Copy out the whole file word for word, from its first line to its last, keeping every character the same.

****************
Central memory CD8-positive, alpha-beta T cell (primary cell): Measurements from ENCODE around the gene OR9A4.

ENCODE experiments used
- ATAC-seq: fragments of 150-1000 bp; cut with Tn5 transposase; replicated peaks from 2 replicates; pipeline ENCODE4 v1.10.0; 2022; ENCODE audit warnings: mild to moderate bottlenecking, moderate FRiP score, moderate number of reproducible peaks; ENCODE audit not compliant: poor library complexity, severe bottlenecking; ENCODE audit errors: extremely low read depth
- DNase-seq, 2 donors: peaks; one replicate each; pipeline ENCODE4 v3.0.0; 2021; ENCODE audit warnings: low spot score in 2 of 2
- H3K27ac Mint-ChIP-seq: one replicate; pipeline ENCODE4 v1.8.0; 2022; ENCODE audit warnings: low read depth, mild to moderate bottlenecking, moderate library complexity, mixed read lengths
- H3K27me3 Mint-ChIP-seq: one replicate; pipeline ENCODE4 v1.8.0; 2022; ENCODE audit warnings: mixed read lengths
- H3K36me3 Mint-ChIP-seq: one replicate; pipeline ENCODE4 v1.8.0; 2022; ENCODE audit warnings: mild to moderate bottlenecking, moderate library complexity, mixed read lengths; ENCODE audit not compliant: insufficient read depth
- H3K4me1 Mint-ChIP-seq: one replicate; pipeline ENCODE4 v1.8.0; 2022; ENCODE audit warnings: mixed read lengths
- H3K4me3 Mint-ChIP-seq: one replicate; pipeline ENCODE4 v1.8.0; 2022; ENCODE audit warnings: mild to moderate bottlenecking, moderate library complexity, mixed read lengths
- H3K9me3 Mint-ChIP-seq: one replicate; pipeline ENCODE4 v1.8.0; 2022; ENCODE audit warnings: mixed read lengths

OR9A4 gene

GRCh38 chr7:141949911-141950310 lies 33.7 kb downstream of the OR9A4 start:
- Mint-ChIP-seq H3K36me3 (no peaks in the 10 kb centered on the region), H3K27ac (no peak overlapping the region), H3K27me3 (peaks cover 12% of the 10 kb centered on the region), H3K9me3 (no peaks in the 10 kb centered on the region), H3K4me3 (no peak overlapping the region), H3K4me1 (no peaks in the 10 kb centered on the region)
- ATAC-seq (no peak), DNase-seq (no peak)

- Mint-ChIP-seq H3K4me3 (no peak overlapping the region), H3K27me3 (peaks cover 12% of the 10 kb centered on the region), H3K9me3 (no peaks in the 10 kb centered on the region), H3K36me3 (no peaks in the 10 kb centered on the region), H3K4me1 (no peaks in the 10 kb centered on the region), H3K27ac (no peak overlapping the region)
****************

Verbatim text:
Central memory CD8-positive, alpha-beta T cell (primary cell): Measurements from ENCODE around the gene OR9A4.

ENCODE experiments used
- ATAC-seq: fragments of 150-1000 bp; cut with Tn5 transposase; replicated peaks from 2 replicates; pipeline ENCODE4 v1.10.0; 2022; ENCODE audit warnings: mild to moderate bottlenecking, moderate FRiP score, moderate number of reproducible peaks; ENCODE audit not compliant: poor library complexity, severe bottlenecking; ENCODE audit errors: extremely low read depth
- DNase-seq, 2 donors: peaks; one replicate each; pipeline ENCODE4 v3.0.0; 2021; ENCODE audit warnings: low spot score in 2 of 2
- H3K27ac Mint-ChIP-seq: one replicate; pipeline ENCODE4 v1.8.0; 2022; ENCODE audit warnings: low read depth, mild to moderate bottlenecking, moderate library complexity, mixed read lengths
- H3K27me3 Mint-ChIP-seq: one replicate; pipeline ENCODE4 v1.8.0; 2022; ENCODE audit warnings: mixed read lengths
- H3K36me3 Mint-ChIP-seq: one replicate; pipeline ENCODE4 v1.8.0; 2022; ENCODE audit warnings: mild to moderate bottlenecking, moderate library complexity, mixed read lengths; ENCODE audit not compliant: insufficient read depth
- H3K4me1 Mint-ChIP-seq: one replicate; pipeline ENCODE4 v1.8.0; 2022; ENCODE audit warnings: mixed read lengths
- H3K4me3 Mint-ChIP-seq: one replicate; pipeline ENCODE4 v1.8.0; 2022; ENCODE audit warnings: mild to moderate bottlenecking, moderate library complexity, mixed read lengths
- H3K9me3 Mint-ChIP-seq: one replicate; pipeline ENCODE4 v1.8.0; 2022; ENCODE audit warnings: mixed read lengths

OR9A4 gene

GRCh38 chr7:141949911-141950310 lies 33.7 kb downstream of the OR9A4 start:
- Mint-ChIP-seq H3K36me3 (no peaks in the 10 kb centered on the region), H3K27ac (no peak overlapping the region), H3K27me3 (peaks cover 12% of the 10 kb centered on the region), H3K9me3 (no peaks in the 10 kb centered on the region), H3K4me3 (no peak overlapping the region), H3K4me1 (no peaks in the 10 kb centered on the region)
- ATAC-seq (no peak), DNase-seq (no peak)

- Mint-ChIP-seq H3K4me3 (no peak overlapping the region), H3K27me3 (peaks cover 12% of the 10 kb centered on the region), H3K9me3 (no peaks in the 10 kb centered on the region), H3K36me3 (no peaks in the 10 kb centered on the region), H3K4me1 (no peaks in the 10 kb centered on the region), H3K27ac (no peak overlapping the region)